Crisis Core FFVII Reunion Will Finally Get Me to Play Crisis Core | Preview - Prima Games

Crisis Core FFVII Reunion Will Finally Get Me to Play Crisis Core | Preview

I am a believer now.

by Jesse Vitelli

Last week, I attended a Square-Enix preview event for a handful of games. In fact, you can read my Dragon Quest Treasures preview right now. While there, I also got to check out the upcoming remaster of FFVII Crisis Core, and let me tell you, I think I’m finally going to play Crisis Core.

Admittedly, I’m not the biggest FFVII person. I played the remake and enjoyed it enough to care about Cloud and his companions. The ending of that game left me more interested than ever, and Crisis Core FFVII Reunion is filling in the blanks I so desperately need about Zack Fair.

Crisis Core FFVII Reunion Will Finally Get Me to Play Crisis Core | Preview

The demo I played was roughly 20 minutes long and was heavily focused on combat, but it was just enough to remind me how well these games feel. Crisis Core’s combat system is reminiscent of FFVII Remake but still heavily features the Digital Mind Wave, more commonly known as the DMW system.

If you’ve played Crisis Core before, you’re aware of the slot machine running in the corner as the battle progresses, hoping it lands on a set of numbers that provide beneficial buffs like invincibility, increased critical damage, and AP cost zero.

The DMW system did not feel intrusive, but I also rarely noticed it during battles. It felt largely unimportant during my time with the demo. However, as fights get more challenging and drawn out, I could see this having more of an impact.

The demo took me through part of the Wutai clan and had me face off against some Wutai soldiers and then the iconic summon, Ifrit. Both battles felt clean, easily readable, and engaging enough to keep me going. Using powerful abilities like Blizzard Blade looked flashy and kept me on my toes when managing all my meters.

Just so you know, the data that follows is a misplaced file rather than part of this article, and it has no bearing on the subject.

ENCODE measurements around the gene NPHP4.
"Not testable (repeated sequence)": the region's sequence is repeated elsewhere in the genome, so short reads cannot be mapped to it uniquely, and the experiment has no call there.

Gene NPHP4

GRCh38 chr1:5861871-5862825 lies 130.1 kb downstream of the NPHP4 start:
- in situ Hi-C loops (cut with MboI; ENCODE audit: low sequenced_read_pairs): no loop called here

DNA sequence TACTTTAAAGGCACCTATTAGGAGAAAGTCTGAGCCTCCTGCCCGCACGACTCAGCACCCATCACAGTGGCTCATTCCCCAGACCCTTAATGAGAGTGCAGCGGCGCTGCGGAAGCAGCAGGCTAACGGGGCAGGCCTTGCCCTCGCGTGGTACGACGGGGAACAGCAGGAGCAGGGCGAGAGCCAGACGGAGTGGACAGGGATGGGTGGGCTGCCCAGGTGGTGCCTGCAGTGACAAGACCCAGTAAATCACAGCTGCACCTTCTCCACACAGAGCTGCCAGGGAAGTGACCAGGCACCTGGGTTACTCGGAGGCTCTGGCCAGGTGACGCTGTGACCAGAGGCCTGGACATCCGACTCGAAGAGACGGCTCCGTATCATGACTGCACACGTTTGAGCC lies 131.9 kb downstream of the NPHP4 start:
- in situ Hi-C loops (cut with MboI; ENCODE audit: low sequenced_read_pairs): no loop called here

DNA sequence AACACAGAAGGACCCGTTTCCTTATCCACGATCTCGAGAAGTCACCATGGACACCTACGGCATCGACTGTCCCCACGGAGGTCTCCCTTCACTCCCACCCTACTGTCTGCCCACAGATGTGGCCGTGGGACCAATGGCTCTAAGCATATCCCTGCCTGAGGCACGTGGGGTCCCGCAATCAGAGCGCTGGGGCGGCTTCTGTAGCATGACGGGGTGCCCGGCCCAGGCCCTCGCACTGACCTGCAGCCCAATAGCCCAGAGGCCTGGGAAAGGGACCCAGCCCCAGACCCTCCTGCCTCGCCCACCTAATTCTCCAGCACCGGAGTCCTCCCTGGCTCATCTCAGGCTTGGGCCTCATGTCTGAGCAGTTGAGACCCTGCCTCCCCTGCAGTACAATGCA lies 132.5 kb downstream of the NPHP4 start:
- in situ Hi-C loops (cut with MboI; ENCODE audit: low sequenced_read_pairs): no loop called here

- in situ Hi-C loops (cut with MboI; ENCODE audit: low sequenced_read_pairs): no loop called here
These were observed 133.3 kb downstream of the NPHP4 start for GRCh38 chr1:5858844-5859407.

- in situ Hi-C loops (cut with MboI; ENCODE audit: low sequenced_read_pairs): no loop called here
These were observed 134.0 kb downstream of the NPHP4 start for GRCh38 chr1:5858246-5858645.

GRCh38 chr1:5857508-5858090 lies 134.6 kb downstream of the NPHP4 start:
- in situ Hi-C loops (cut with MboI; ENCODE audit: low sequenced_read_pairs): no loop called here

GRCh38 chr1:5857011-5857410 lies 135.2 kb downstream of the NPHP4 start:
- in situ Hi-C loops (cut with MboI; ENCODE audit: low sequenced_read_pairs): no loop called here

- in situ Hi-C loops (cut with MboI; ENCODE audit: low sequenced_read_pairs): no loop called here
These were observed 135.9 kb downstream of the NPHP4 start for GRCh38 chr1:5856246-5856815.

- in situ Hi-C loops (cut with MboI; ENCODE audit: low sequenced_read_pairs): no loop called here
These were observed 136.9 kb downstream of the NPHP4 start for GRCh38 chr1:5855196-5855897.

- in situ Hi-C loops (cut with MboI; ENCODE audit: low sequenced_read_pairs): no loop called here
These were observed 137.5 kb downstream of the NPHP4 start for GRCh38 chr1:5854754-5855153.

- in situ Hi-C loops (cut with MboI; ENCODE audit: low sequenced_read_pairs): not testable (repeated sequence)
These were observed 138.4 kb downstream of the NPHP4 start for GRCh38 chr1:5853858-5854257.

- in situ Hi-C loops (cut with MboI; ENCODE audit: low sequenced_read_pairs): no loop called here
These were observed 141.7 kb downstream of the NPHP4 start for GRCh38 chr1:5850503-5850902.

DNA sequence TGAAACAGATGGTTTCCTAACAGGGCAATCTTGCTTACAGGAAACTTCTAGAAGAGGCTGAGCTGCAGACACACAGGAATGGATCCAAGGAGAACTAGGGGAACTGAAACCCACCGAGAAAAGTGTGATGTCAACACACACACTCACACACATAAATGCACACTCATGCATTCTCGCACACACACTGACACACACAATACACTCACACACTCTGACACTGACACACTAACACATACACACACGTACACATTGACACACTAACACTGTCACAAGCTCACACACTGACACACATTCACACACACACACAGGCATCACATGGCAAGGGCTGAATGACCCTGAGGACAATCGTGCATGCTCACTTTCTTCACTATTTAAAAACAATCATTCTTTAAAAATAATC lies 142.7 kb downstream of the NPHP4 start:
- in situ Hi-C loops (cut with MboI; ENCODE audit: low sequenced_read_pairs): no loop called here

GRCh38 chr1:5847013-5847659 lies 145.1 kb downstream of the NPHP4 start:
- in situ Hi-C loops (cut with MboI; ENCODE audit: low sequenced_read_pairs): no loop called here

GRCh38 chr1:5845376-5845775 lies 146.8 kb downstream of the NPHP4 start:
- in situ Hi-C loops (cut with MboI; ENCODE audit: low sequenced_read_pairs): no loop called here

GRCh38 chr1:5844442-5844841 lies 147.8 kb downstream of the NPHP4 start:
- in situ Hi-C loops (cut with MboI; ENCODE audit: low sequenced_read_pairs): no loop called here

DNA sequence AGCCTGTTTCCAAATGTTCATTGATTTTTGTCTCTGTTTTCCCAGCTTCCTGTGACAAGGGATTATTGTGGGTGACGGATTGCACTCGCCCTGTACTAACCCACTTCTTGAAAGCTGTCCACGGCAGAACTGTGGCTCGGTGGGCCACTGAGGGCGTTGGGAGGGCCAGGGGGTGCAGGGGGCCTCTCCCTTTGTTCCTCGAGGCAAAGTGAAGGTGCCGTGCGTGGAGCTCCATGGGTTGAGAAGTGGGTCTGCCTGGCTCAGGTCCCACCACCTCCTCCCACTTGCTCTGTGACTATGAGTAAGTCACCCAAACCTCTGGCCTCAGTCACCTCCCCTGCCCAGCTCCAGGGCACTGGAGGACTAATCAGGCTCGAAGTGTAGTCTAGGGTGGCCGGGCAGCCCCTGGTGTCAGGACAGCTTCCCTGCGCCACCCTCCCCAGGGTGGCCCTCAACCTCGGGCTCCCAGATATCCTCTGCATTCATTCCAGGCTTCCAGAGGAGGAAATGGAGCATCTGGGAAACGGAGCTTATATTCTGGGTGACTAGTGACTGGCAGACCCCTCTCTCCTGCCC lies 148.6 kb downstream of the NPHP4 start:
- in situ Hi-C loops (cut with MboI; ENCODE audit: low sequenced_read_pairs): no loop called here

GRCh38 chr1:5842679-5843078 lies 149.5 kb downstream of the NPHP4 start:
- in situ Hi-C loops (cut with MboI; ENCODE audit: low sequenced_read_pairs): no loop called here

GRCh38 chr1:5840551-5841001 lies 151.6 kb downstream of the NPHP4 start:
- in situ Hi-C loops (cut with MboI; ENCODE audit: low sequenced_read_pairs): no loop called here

All your significant abilities, magic, and combos were attached to the shoulder button menus. It was simple to execute quick attacks and dodge rolls. This helped combat flow and kept it from feeling like I was fumbling through a bunch of menus just to do a simple task. The triggers allowed me to swap between different potions and ethers quickly, and the L1 button pulled up all of my equipped materia.

Related: Final Fantasy VII Remake is a Sequel, and I Have Undeniable Proof

However, what dragged me in, was how much I began to remember about the world of FFVII, characters like Sephiroth and Yuffie appearing for brief moments in the demo. Just long enough to remind me how much worldbuilding and storytelling there is here. I was seeing all of these characters before the events of FFVII and how it all came to a head to pave the way for what ultimately happens in VII.

While it’s just a remaster, it looks great for a PSP game. It’s not quite as polished as FFVII Remake. It still retains the original game’s charm, which lets it toe a fine line between new and nostalgic. The soundtrack in my demo oscillated between shredding heavy guitar chords and more traditional Final Fantasy fanfare themes. While Zack hacked and slashed through enemies, it never felt like it had lost its Final Fantasy roots.

I don’t know much about how this story shakes out, especially now that it has the “Reunion” title attached to it. The demo was just enough to prove that I care about this world, its characters, and how everything ties into the larger picture. I was worried about a remaster of a PSP game and how it would feel, but my hands-on time with the game proved otherwise.

While my time with Crisis Core Reunion was short, it was indeed sweet. I look forward to playing it when it launches on December 13, 2022.